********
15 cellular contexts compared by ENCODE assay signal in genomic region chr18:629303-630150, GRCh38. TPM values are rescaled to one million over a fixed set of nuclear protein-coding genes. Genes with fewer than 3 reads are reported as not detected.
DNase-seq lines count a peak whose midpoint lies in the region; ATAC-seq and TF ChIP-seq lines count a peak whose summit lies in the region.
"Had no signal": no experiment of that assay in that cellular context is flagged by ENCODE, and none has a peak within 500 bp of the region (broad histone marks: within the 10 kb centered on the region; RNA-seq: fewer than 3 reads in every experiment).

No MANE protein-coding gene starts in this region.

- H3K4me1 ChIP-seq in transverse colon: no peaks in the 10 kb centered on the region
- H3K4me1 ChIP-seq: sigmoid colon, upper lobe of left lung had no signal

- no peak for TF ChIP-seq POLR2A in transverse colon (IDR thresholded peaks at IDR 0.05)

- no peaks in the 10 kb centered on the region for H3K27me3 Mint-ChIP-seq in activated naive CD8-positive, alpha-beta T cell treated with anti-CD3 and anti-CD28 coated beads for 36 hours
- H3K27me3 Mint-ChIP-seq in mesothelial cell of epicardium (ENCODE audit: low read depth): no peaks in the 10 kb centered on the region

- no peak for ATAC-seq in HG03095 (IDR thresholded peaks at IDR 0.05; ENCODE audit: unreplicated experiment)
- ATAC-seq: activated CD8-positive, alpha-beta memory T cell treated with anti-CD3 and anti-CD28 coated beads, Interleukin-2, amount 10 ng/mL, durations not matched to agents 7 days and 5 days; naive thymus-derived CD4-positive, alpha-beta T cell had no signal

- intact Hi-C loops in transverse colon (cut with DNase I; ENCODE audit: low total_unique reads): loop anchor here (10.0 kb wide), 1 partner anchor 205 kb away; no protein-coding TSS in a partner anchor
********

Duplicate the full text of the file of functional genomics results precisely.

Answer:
15 cellular contexts compared by ENCODE assay signal in genomic region chr18:629303-630150, GRCh38. TPM values are rescaled to one million over a fixed set of nuclear protein-coding genes. Genes with fewer than 3 reads are reported as not detected.
DNase-seq lines count a peak whose midpoint lies in the region; ATAC-seq and TF ChIP-seq lines count a peak whose summit lies in the region.
"Had no signal": no experiment of that assay in that cellular context is flagged by ENCODE, and none has a peak within 500 bp of the region (broad histone marks: within the 10 kb centered on the region; RNA-seq: fewer than 3 reads in every experiment).

No MANE protein-coding gene starts in this region.

- H3K4me1 ChIP-seq in transverse colon: no peaks in the 10 kb centered on the region
- H3K4me1 ChIP-seq: sigmoid colon, upper lobe of left lung had no signal

- no peak for TF ChIP-seq POLR2A in transverse colon (IDR thresholded peaks at IDR 0.05)

- no peaks in the 10 kb centered on the region for H3K27me3 Mint-ChIP-seq in activated naive CD8-positive, alpha-beta T cell treated with anti-CD3 and anti-CD28 coated beads for 36 hours
- H3K27me3 Mint-ChIP-seq in mesothelial cell of epicardium (ENCODE audit: low read depth): no peaks in the 10 kb centered on the region

- no peak for ATAC-seq in HG03095 (IDR thresholded peaks at IDR 0.05; ENCODE audit: unreplicated experiment)
- ATAC-seq: activated CD8-positive, alpha-beta memory T cell treated with anti-CD3 and anti-CD28 coated beads, Interleukin-2, amount 10 ng/mL, durations not matched to agents 7 days and 5 days; naive thymus-derived CD4-positive, alpha-beta T cell had no signal

- intact Hi-C loops in transverse colon (cut with DNase I; ENCODE audit: low total_unique reads): loop anchor here (10.0 kb wide), 1 partner anchor 205 kb away; no protein-coding TSS in a partner anchor